Turning up to Le Mans in May 2012 the rumours were rife about Casey Stoner considering retirement from MotoGP as defending world champion aged just 26.

The Australian himself previously batted away speculation but during the build-up to the French Grand Prix, fresh from back-to-back wins at Jerez and Estoril no less, he dropped the explosive news that he would retire at the end of the season.

Despite numerous situations which almost led to Stoner’s return, he has never contested a MotoGP weekend since bowing out at the 2012 finale in Valencia.

Stoner’s reasons for retiring so young were put down to falling out of love with the sport, while also grew frustrated at the political powers in the paddock, and he wanted to spend more time with his young family. In subsequent years the two-time MotoGP world champion has also shed light on the chronic illness he had also been fighting while racing.

But rewinding the clock back to 2012, what would have Stoner taken on if he didn’t walk away from Repsol Honda and MotoGP eight years ago?

Much like our previous dive into what could have been with Nico Rosberg in F1, the primary focus is on the subsequent season Stoner left MotoGP given the direct impact his actions had on the campaign.

But trying to guestimate what would have happened beyond 2013 becomes a trickier task due to so many variables which can’t be known.

So, assuming Stoner hadn’t left Honda at the end of 2012, the situation inside the Repsol Honda garage would have looked totally different.

In the years after Stoner’s exit, Honda boss Livio Suppo has explained the Japanese manufacturer was preparing to mould its future MotoGP machines to the Australian’s requirements – a tactic Marc Marquez has subsequently benefitted from over the past few years.

But with only two spots in the team, and Stoner assumedly keeping his place for 2013, it would have meant Dani Pedrosa was under threat from Moto2 world champion Marquez.

Marquez was almost promoted to Repsol Honda 12 months earlier but the call to contest a second season in Moto2 coincided with the Spaniard suffering a career-threatening vision issue when he crashed during practice at the 2011 Malaysian round.

After recovering from the vision trouble over the winter, Marquez duly stormed to the 2012 Moto2 world title making his promotion to MotoGP irresistible. While it can never be taken as a certainty, a Repsol Honda rider combination of two-time champion Stoner and rookie hotshot Marquez would have been incredibly attractive, leaving Pedrosa out in the cold.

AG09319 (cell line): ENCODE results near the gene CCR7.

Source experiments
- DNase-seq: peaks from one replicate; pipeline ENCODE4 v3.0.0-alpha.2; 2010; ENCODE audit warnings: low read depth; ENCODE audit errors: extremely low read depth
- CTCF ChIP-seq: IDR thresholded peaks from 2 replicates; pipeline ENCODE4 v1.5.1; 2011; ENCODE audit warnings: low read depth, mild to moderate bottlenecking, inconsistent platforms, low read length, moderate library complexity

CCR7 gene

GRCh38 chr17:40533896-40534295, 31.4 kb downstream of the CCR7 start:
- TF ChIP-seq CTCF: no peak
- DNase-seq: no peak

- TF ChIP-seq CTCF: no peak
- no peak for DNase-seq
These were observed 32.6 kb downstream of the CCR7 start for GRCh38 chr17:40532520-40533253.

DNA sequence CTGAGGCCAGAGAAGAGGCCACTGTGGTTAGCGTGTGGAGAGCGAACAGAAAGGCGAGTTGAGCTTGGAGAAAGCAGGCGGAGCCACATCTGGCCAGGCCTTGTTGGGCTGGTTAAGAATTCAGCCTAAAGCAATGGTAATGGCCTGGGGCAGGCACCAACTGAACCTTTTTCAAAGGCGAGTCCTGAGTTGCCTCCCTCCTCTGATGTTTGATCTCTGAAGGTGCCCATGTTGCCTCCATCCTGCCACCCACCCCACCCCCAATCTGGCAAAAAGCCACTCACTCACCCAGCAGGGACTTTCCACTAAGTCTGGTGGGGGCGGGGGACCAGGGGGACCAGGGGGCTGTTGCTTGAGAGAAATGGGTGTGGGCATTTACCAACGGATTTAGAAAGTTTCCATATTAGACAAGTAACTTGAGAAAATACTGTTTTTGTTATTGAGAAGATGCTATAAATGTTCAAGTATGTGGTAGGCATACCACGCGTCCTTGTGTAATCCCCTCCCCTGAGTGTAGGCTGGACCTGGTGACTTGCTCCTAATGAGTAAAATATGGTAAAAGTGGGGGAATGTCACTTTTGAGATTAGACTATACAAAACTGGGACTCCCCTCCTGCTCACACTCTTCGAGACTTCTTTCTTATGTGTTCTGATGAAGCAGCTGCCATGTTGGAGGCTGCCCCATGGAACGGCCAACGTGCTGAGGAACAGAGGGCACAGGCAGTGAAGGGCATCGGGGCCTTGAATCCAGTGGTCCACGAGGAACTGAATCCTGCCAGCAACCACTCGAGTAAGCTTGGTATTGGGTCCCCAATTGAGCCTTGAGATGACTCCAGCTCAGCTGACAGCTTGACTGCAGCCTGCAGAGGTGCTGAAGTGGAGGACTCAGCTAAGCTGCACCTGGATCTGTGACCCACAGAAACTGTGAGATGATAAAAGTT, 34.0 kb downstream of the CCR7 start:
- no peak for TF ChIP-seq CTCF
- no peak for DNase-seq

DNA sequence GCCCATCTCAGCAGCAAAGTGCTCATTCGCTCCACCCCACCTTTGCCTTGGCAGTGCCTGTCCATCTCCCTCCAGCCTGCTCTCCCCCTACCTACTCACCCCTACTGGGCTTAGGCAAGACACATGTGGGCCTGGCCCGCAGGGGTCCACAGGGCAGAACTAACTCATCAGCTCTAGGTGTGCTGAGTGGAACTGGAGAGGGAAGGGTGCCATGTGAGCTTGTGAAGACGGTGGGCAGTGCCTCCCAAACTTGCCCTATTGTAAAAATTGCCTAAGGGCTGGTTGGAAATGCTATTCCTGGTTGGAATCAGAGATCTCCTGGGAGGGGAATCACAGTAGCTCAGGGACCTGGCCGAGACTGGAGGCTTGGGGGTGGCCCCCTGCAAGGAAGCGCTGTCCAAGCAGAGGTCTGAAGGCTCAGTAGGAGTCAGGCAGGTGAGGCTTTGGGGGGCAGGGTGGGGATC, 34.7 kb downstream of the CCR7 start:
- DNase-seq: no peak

Given Pedrosa’s calibre and potential, it is also almost certain he would have found a new spot on the MotoGP grid for 2013. But where exactly becomes a tougher call. Yamaha looked a no-go with the returning Valentino Rossi alongside reigning MotoGP world champion Jorge Lorenzo but Ducati could have been an option following underwhelming results from Nicky Hayden.

If it wasn’t to be a factory seat at the Italian manufacturer, Pedrosa’s only other options would have been a satellite squad given the absence of the likes of Suzuki, Aprilia and KTM back in 2013 and the use of the Claiming Rule Team entries to bolster the MotoGP grid.

Under the assumption Stoner and Marquez form Repsol Honda’s 2013 rider line-up, could the Australian have fought for a third premier class crown? Almost certainly, injuries permitting, given Marquez stormed to the title as a rookie while Pedrosa ended the season in third place only 34 points off his team-mate.

Injuries will always cloud certainties and while Stoner missed three races in 2012 with torn ankle ligaments, he did fight back with two podiums and a victory over the final three races of the year before bowing out.

In their two years as team-mates, both Stoner and Pedrosa beat each other in the riders’ championship but both were aided by the other missing races through injury.

But with Stoner taking a 46.8% win ratio to Pedrosa’s 31.2% across 2011 and 2012 (while Stoner also has a higher points per race average of 18.9 against Pedrosa’s 17.2), the Australian rider appeared to have the edge in a fair fight which would have put him at a higher level against rookie sensation Marquez in 2013.

Between Marquez and Pedrosa, the Repsol Honda squad picked up nine wins in total in 2013 equal to the factory Yamaha team’s nine victories shared between Lorenzo and Rossi.

Stoner could have even tipped the balance towards Honda given his undefeated record at Phillip Island in the Bridgestone tyres era – as Lorenzo claimed victory in Australia that season while Marquez was disqualified from the race in bizarre circumstances.

How Stoner would have dealt with Marquez in MotoGP is a battle fans have been denied as their respective careers narrowly missed overlapping in the premier class. With the duo facing off on equal machinery over a season it would have only heightened the interest and power play within the Honda camp.

Casting any predictions on Stoner’s fortunes further than 2013 becomes inherently more difficult due to two core elements: the rider market transfers and the incoming technical rules overhaul through the arrival of the standard ECU, switch to Michelin tyres, engine development freeze and concession team allowances which came into MotoGP between 2014 to 2019.

Would Stoner have been uprooted by the arrival of Marquez at Honda and preferred a return to Ducati in 2014, as he did briefly as test rider after retiring? And would Stoner have been able to adapt to the rules changes, standardised ECU and Michelin tyres? Being certain on any of this relies too much on events of what could have happened in 2013 and beyond.

What do you think would have happened if Stoner didn’t retire at the end of 2012? Let us know in the comments section below.

 

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